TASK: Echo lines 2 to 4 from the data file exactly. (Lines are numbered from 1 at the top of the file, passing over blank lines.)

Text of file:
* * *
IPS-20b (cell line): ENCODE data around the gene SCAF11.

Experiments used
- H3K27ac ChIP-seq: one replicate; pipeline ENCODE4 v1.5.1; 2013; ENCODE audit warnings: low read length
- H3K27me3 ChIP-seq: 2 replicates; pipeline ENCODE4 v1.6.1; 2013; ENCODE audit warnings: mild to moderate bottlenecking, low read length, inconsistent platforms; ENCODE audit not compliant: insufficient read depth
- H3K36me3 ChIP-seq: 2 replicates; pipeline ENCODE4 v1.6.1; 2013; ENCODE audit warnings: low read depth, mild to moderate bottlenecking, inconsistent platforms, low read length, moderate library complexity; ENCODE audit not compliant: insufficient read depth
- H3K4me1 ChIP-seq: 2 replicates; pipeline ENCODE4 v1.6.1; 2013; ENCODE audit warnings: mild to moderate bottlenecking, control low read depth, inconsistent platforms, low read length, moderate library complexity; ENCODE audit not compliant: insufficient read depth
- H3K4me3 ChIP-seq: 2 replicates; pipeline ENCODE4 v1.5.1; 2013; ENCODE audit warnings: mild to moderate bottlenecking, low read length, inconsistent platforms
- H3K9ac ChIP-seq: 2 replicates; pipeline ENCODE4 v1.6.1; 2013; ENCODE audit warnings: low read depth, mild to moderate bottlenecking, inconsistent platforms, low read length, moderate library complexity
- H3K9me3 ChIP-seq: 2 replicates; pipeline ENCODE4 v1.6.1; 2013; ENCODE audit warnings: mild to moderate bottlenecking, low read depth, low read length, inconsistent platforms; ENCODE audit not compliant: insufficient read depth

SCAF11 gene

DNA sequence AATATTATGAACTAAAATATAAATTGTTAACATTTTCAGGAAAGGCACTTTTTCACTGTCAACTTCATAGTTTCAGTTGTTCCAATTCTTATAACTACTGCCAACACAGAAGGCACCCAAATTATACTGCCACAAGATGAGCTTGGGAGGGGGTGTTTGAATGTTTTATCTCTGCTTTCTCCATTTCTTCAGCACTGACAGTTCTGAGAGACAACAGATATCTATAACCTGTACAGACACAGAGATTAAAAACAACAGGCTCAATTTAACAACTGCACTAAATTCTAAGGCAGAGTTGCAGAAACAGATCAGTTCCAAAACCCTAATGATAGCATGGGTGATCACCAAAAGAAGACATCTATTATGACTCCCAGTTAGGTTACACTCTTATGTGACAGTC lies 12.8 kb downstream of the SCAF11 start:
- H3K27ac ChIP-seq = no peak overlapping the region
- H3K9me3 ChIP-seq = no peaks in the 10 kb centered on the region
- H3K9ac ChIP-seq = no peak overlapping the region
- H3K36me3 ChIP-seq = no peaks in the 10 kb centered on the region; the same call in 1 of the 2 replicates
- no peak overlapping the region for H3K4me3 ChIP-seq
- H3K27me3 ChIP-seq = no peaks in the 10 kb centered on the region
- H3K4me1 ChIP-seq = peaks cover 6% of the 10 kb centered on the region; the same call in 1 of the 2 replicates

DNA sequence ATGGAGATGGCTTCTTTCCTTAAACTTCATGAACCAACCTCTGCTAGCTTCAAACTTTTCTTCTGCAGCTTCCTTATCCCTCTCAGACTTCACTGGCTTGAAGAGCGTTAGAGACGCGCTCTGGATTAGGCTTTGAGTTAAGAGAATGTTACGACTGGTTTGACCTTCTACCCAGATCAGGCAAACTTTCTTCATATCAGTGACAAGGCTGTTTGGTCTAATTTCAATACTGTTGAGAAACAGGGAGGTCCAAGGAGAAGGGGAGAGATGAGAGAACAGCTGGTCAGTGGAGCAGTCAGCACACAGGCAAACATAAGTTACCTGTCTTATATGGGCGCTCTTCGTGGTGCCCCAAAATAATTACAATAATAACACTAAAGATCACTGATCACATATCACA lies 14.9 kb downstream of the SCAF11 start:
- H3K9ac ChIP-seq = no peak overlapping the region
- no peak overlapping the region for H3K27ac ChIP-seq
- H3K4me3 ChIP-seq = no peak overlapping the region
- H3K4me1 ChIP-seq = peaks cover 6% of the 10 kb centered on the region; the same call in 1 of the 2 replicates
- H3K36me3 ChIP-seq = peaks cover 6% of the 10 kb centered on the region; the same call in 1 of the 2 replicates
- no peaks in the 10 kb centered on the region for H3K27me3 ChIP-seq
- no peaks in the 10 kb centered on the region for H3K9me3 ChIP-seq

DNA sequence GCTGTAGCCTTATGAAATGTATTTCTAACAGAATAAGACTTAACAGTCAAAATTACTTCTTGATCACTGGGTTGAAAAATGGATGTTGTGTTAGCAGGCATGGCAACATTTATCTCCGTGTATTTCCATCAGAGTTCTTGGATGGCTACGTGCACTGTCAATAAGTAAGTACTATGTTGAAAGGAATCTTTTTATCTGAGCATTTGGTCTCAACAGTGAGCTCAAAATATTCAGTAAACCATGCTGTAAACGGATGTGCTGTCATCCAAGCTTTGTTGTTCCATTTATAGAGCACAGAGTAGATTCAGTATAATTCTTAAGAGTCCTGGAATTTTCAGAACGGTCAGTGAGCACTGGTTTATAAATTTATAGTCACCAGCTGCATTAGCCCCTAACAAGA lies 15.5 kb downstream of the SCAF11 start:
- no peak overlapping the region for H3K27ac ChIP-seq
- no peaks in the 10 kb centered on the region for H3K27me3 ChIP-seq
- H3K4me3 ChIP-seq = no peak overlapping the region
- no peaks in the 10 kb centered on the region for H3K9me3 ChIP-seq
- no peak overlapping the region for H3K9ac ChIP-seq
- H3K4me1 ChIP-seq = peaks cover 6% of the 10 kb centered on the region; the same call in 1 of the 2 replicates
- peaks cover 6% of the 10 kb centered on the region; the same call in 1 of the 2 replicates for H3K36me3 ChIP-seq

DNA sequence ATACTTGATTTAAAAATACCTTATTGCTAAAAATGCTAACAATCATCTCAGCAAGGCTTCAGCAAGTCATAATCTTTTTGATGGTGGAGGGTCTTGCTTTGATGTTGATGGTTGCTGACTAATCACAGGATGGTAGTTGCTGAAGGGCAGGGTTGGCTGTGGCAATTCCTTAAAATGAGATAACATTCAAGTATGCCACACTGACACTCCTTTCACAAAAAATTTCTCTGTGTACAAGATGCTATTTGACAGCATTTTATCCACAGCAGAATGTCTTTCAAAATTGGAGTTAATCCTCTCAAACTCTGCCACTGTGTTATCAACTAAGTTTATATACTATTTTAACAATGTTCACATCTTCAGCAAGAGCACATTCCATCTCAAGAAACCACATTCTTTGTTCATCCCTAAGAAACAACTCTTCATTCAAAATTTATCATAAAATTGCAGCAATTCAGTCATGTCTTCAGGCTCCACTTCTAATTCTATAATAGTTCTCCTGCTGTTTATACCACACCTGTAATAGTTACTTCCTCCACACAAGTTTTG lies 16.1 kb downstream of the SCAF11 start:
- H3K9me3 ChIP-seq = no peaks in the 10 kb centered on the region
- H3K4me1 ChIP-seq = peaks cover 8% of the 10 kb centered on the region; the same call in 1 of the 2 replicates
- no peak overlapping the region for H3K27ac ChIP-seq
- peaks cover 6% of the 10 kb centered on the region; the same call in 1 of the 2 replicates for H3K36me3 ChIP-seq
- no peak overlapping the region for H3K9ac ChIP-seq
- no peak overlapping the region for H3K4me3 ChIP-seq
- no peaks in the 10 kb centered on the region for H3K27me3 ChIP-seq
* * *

Experiments used
- H3K27ac ChIP-seq: one replicate; pipeline ENCODE4 v1.5.1; 2013; ENCODE audit warnings: low read length
- H3K27me3 ChIP-seq: 2 replicates; pipeline ENCODE4 v1.6.1; 2013; ENCODE audit warnings: mild to moderate bottlenecking, low read length, inconsistent platforms; ENCODE audit not compliant: insufficient read depth